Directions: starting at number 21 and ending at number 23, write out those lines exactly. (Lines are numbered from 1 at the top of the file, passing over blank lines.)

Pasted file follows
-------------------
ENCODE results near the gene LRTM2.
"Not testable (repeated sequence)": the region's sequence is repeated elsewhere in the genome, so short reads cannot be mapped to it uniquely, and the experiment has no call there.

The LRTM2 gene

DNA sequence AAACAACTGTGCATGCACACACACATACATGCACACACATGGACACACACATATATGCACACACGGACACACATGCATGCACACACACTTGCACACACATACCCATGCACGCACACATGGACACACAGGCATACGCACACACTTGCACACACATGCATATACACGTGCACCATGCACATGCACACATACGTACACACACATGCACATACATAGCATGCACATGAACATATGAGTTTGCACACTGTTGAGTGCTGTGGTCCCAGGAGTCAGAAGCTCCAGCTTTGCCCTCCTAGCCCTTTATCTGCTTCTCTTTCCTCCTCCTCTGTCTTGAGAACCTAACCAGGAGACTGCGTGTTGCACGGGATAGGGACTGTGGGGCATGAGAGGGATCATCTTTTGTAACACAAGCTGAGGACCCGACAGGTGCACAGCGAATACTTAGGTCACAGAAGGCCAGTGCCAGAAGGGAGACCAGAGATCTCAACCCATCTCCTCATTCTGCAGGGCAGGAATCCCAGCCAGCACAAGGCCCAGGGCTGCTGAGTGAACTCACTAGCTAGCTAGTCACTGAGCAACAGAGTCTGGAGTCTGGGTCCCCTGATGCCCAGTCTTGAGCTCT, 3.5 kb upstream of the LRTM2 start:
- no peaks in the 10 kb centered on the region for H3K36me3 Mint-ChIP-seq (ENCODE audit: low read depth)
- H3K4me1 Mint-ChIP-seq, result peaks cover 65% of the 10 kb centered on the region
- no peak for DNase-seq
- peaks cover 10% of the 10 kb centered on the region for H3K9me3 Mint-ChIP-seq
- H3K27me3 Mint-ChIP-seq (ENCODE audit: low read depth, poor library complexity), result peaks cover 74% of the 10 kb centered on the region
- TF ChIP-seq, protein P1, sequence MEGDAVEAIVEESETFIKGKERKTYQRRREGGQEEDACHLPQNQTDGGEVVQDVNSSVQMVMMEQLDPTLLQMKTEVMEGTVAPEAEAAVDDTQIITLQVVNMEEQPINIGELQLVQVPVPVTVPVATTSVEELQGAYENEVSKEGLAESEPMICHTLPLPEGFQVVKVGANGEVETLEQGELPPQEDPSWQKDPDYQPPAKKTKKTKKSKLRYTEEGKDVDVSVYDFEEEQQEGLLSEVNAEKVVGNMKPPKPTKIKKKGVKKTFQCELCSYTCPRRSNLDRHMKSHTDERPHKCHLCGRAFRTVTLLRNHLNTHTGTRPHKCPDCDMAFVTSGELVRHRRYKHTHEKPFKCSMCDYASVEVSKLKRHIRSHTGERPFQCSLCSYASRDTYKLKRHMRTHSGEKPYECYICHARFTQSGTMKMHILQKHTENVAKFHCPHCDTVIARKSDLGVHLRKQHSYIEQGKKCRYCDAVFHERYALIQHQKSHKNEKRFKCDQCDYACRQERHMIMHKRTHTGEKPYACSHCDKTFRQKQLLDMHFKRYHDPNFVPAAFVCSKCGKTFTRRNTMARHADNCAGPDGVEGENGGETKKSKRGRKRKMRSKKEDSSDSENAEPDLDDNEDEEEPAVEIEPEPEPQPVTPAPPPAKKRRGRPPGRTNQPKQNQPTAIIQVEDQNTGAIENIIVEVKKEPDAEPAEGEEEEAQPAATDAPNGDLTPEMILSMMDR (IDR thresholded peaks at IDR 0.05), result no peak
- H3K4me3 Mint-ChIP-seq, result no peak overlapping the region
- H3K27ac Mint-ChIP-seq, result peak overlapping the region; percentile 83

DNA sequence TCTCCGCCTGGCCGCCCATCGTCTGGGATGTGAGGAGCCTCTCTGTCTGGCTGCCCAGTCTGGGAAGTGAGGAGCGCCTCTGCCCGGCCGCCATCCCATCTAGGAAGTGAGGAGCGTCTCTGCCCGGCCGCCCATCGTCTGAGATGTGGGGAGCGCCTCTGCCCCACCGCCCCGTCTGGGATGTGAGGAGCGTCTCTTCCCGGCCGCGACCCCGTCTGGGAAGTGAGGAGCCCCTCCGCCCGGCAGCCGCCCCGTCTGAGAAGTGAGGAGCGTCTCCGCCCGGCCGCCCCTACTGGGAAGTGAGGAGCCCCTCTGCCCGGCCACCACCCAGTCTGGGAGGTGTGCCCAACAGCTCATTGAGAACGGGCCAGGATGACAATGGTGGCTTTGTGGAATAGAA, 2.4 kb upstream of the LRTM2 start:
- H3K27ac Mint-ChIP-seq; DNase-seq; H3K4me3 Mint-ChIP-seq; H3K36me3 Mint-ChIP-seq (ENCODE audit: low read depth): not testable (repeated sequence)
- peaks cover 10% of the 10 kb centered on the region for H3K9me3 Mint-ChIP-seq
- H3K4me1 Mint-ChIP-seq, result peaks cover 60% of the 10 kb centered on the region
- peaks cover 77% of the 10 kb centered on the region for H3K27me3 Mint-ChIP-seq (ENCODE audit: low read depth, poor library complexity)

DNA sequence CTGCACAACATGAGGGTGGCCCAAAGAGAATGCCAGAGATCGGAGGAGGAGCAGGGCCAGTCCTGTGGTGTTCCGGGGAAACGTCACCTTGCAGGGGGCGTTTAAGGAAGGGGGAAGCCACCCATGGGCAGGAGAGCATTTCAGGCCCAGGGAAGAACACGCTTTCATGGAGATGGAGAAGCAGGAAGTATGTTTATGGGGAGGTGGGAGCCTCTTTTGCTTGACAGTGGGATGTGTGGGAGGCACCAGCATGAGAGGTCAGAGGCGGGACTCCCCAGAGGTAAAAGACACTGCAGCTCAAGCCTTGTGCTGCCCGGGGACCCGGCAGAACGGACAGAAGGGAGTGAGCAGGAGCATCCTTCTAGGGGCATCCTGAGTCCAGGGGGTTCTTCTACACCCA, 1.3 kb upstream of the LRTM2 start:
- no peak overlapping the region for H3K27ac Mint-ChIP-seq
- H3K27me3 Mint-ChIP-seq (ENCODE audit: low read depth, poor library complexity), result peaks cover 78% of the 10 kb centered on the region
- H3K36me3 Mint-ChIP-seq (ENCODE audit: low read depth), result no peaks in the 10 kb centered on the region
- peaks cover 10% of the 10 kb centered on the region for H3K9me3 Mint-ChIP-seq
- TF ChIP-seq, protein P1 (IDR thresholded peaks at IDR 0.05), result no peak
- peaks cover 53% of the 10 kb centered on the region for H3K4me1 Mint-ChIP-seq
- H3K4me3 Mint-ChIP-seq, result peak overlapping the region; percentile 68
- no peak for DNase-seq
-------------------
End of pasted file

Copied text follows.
- H3K36me3 Mint-ChIP-seq (ENCODE audit: low read depth), result no peaks in the 10 kb centered on the region
- peaks cover 10% of the 10 kb centered on the region for H3K9me3 Mint-ChIP-seq
- TF ChIP-seq, protein P1 (IDR thresholded peaks at IDR 0.05), result no peak